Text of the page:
About the Research Center

The Georgia Historical Society is pleased to announce that the GHS Research Center in Savannah is now open. The Research Center hours of operation are Wednesday to Friday, 10:00 a.m. to 5:00 p.m. and the first and third Saturday of each month from 10:00 a.m. to 5:00 p.m. We look forward to welcoming you to our new state-of-the-art facility.

If you wish to access archival material or rare books, research appointments are strongly recommended. To make an appointment, email the library at library@georgiahistory.com or telephone at 912-651-2831.

More information on the Research Center’s renovation is available at https://georgiahistory.com/renovation/.

The GHS Research Center preserves an unparalleled collection of Georgia and American history, the oldest in the nation, including more than 5 million manuscripts, 100,000 photographs, 30,000 architectural drawings, over 20,000 rare and non-rare books, and thousands of maps, portraits, and artifacts, representing the sweep of Georgia history from the founding to the present.

Among the nationally significant materials is an original draft copy of the United States Constitution, one of only 12 in existence; correspondence from Governors, U.S. Supreme Court Justices, and U.S. Presidents from Thomas Jefferson to Bill Clinton; the records of the Council of Safety that governed Georgia during the Revolutionary War; important documents related to the Cherokee and Creek Indians, including the papers of federal Indian agent Benjamin Hawkins, a Cherokee syllabary and newspapers, and records kept by federal commissioners during Cherokee Removal; documents on African-American history, such as slave records, Gullah-Geechee photographs, music, and oral histories, a growing collection of Civil Rights Movement records such as those of Rome NAACP president Ethel Hyer; the collection of Girl Scout founder Juliette Gordon Low; the World War II-era collection of journalist Lois Dozier Norvell; the papers of U.S. Attorneys General John Macpherson Berrien and Griffin Bell; and the collection of environmental activist and sustainability pioneer Ray C. Anderson, as well as the papers of early environmentalist and suffragist Helen Dortch Longstreet.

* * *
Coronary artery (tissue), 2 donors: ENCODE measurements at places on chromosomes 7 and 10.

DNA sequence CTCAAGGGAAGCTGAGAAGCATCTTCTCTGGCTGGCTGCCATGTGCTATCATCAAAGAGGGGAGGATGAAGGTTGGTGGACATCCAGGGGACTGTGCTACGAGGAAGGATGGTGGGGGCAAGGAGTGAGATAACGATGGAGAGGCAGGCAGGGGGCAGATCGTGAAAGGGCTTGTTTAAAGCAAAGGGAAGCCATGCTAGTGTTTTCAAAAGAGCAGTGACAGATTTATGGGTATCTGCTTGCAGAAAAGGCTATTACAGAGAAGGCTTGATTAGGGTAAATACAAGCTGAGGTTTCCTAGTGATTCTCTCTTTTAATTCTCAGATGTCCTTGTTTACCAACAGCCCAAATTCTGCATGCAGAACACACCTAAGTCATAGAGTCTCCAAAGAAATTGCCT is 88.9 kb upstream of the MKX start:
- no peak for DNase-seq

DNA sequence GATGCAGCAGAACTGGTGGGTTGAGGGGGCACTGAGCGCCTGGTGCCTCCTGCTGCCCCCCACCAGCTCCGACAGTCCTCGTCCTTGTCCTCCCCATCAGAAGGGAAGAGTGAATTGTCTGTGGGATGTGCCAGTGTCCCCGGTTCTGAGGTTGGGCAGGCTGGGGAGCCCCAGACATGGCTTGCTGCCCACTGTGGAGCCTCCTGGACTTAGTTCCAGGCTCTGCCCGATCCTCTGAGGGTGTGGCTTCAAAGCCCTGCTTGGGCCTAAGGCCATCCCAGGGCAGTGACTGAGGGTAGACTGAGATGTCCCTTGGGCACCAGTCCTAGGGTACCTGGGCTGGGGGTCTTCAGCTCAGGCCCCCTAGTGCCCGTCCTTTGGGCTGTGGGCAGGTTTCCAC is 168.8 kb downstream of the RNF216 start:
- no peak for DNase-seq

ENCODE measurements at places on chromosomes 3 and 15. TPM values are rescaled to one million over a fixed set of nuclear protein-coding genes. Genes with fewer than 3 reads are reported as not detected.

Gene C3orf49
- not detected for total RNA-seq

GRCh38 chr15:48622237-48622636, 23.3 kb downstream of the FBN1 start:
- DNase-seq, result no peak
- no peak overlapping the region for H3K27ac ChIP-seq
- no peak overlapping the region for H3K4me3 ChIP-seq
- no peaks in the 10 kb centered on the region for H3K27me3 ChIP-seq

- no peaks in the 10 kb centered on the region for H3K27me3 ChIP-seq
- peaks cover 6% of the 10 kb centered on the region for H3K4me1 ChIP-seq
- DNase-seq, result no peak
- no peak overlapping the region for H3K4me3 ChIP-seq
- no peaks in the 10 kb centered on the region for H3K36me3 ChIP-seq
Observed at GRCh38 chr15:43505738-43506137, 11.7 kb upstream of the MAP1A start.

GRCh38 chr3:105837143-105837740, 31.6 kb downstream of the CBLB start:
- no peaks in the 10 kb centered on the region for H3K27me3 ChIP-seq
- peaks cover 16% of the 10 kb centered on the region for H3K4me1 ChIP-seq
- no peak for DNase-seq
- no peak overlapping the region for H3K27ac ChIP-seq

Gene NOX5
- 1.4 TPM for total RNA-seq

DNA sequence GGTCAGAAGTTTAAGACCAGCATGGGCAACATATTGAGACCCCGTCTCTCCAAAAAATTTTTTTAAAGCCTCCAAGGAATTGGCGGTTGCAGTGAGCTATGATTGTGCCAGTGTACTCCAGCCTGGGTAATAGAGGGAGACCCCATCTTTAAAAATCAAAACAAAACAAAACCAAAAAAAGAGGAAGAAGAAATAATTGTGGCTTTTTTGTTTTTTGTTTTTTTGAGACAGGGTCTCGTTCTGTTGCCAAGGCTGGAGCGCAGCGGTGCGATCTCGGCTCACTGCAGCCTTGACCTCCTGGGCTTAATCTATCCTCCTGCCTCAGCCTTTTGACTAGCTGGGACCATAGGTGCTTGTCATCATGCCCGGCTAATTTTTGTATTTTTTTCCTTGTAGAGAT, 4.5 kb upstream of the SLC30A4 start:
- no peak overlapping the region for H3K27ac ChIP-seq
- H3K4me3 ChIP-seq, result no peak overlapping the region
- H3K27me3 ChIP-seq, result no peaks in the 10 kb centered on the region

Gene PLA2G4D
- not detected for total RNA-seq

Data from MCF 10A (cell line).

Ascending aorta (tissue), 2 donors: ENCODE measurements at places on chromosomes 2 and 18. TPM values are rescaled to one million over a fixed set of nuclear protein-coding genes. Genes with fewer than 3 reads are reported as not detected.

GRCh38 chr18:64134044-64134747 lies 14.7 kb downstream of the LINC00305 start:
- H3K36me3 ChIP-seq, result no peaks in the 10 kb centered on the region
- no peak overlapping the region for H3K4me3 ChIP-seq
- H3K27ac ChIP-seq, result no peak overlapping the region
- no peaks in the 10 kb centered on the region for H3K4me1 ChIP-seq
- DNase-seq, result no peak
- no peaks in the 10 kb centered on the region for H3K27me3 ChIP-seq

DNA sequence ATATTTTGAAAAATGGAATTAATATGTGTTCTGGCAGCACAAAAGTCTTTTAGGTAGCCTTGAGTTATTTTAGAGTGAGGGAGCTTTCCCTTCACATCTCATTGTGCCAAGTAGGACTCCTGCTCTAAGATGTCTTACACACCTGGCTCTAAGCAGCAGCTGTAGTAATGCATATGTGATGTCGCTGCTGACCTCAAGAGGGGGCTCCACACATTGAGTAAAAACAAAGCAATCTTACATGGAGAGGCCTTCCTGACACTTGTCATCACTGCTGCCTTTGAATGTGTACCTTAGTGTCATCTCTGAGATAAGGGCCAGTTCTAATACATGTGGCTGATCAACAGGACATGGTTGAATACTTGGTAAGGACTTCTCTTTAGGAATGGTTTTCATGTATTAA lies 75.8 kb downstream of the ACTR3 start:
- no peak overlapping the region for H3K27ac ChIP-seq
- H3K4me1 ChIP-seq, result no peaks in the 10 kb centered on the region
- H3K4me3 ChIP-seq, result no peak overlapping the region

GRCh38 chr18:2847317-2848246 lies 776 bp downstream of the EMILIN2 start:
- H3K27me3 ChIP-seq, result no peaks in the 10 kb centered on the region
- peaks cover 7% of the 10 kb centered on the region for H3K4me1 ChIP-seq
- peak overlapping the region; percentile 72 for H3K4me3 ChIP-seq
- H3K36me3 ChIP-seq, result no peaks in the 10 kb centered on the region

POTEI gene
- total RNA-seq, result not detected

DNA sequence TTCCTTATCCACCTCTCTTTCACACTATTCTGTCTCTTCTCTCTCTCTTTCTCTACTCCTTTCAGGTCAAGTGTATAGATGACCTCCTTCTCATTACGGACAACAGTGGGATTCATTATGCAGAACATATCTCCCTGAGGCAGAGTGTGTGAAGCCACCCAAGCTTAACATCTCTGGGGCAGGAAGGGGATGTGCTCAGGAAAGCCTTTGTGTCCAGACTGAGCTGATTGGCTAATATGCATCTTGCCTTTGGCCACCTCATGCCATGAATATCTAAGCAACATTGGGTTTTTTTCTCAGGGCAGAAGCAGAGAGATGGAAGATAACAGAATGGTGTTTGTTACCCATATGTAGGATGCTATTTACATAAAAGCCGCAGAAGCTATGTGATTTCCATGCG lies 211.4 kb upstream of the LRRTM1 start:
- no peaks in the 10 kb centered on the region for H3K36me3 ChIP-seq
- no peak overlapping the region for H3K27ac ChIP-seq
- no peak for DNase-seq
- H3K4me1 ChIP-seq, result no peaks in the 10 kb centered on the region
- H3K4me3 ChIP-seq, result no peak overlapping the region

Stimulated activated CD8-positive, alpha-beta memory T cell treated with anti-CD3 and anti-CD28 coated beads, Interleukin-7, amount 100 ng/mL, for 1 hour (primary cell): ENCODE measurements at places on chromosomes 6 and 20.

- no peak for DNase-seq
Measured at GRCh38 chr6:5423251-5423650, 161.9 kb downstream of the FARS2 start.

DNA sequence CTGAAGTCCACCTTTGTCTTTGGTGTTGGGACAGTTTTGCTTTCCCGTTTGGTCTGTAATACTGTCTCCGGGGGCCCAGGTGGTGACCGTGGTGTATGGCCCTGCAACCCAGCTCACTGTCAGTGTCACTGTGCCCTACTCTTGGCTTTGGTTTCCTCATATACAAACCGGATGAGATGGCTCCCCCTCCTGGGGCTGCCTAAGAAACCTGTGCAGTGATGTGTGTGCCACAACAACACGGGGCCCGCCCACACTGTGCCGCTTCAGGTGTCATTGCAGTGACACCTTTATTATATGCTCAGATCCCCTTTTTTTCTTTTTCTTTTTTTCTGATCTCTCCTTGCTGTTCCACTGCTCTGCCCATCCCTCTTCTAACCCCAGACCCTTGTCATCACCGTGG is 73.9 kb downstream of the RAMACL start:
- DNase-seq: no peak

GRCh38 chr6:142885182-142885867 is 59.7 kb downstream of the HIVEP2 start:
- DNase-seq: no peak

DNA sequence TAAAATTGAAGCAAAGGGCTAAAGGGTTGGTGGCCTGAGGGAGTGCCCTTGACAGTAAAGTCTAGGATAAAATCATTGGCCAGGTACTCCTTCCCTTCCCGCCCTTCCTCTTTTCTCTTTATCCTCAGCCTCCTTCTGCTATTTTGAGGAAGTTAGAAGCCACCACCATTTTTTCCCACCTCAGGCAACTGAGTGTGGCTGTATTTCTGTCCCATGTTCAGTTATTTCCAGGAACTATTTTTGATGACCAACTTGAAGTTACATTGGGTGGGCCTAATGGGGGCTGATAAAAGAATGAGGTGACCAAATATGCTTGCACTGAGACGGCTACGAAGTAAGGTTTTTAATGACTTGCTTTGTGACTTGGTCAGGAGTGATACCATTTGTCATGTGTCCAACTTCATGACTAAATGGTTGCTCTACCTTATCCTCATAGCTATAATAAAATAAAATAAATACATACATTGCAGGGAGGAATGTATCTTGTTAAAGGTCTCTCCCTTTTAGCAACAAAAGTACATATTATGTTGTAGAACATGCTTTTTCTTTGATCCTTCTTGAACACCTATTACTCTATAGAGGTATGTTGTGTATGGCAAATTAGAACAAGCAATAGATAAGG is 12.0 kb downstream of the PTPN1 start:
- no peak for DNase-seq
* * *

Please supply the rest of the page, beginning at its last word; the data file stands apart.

In the Vince Dooley Collection, you can see every letter that Coach Dooley wrote and received during his long coaching career at UGA, along with his busy calendars that track recruiting visits, like the one in January 1980 to Wrightsville to visit a high school senior named Herschel Walker.

The manuscript collection includes family papers, military records of every Georgia war, the papers of Georgia’s major political leaders, colonial account books, diaries, plantation records, papers of women’s social and cultural organizations, and business records ranging from the 18th through the 21st centuries.

The periodical collection dates from the 18th and 19th centuries, and the visual material collection includes an impressive variety of photographs and other images including portraits of many of Georgia’s most prominent leaders.


A History of the GHS Research Center

For many people, the Georgia historical Society’s Research Center isn’t just part of the GHS headquarters in Savannah—for them it is the Georgia Historical Society. Even though GHS is a statewide institution, and a nationally recognized leader among public history organizations, the GHS Research Center remains for many the heart of the Society, a revered and beloved landmark on the southwest corner of Whitaker and Gaston streets, across from Forsyth Park.

For nearly a century and a half, this architectural jewel in Savannah’s Historic Landmark District has housed one of the most unique and oldest collections of Georgia history in the nation. Comprised of historic Hodgson Hall (1876) and the attached Abrahams Archival Annex (1970), along with the new archival wing that dramatically expands storage capacity, each edition of the Research Center has been erected during a period of great change in our state and nation. Despite the ever-evolving political, economic, cultural, and social landscapes in Georgia, the Research Center has remained a foundational place for those who wish to better understand our state’s fascinating history.

Read more…


Read all about the GHS Research Center renovation and expansion project in a special edition of Georgia History Today.

Click below for a brief video about the Georgia Historical Society Research Center.

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